U.S. lawmakers grill FBI director on Apple, encryption, and privacy

FBI Director James Comey faced uncomfortable questions from lawmakers on the House Judiciary Committee at a Tuesday hearing focused on the contentious encryption debate.

The hearing, prompted by a court battle between Apple and the Justice Department over a dead terrorist’s iPhone, represented the first serious effort by Congress to study the benefits and challenges of unbreakable encryption.

Apple has vowed to fight the California court order requiring it to help the FBI access the iPhone of one of the San Bernardino shooters. The company has said that complying would create a troubling precedent that could lead to more intrusive and dangerous demands. 

Although government officials and security engineers have been debating encryption for decades, a series of deadly terrorist attacks in 2015, combined with law-enforcement worries about changes to Apple’s encryption in late 2014, sparked a new round of the so-called “crypto wars.” The central issue is whether tech companies should design their encryption so that they can always bypass it if presented with a warrant.

“The notion that we would have invulnerable communications, I think, is something that we should all be concerned about.”

Comey has led the charge for these guaranteed-access schemes, which critics call “backdoors.” Opponents of these design requirements argue that they weaken encryption and will push people—including criminal and terrorist suspects—to unregulated foreign platforms.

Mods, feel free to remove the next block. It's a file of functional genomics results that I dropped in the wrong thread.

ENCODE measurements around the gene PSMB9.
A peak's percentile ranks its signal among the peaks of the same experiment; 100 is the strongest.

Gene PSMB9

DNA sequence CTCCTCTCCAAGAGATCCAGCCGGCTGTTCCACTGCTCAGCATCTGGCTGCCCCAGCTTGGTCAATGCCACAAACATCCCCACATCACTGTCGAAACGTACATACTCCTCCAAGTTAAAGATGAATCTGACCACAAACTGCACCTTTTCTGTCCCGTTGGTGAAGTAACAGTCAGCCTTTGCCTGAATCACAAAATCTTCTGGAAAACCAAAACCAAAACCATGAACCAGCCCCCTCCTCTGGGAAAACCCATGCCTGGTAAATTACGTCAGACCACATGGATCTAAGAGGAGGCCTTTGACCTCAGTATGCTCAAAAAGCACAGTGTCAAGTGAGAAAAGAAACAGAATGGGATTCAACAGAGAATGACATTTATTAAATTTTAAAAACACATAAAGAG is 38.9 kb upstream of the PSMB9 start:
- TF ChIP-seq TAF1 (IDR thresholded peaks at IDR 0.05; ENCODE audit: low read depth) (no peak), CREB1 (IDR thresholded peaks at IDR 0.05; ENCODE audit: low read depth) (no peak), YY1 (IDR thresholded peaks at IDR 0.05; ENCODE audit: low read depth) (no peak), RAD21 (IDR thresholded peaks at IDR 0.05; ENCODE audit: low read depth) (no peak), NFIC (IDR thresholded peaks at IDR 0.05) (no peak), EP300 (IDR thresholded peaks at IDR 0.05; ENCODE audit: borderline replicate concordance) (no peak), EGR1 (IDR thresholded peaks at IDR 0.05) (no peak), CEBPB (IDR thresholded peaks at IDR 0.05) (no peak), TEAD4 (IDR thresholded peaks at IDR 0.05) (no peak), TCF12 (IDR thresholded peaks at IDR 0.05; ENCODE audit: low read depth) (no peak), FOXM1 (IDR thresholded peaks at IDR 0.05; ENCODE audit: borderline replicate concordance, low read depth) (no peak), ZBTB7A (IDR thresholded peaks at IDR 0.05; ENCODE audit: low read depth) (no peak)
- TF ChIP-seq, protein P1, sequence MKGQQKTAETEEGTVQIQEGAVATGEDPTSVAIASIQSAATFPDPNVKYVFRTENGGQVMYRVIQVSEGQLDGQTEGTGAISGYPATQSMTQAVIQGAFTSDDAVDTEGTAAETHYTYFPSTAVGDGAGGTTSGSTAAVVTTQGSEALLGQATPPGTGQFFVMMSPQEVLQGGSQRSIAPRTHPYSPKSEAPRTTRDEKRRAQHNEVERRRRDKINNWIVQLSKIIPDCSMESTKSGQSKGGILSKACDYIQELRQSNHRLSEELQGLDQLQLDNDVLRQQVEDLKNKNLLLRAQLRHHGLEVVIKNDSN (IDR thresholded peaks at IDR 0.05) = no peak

Most lawmakers on the committee were sharply critical of Comey’s position in the San Bernardino case and on encryption in general.

One of the most contentious areas of discussion was the proper roles for Congress and courts in the encryption debate. Comey argued that federal courts should play a major role in assessing the meaning of a key law in the San Bernardino order. But he did acknowledge that Congress’s job was to address “this collision between public safety and privacy.”

“I’m not prepared to tell you specifically what to do,” Comey told Rep. David Cicilline (D-R.I.). He later declined to address whether Congress should enact specific limits on how the FBI could demand assistance like in the San Bernardino case.

Rep. Raul Labrador (R-Idaho) pointed to a recent data breach at the Internal Revenue Service as evidence that sensitive data—like the custom software that the FBI wants Apple to write—is frequently targeted for theft, and he argued that asking Apple to create this code only increased the risk that hackers could do serious damage by stealing one piece of software.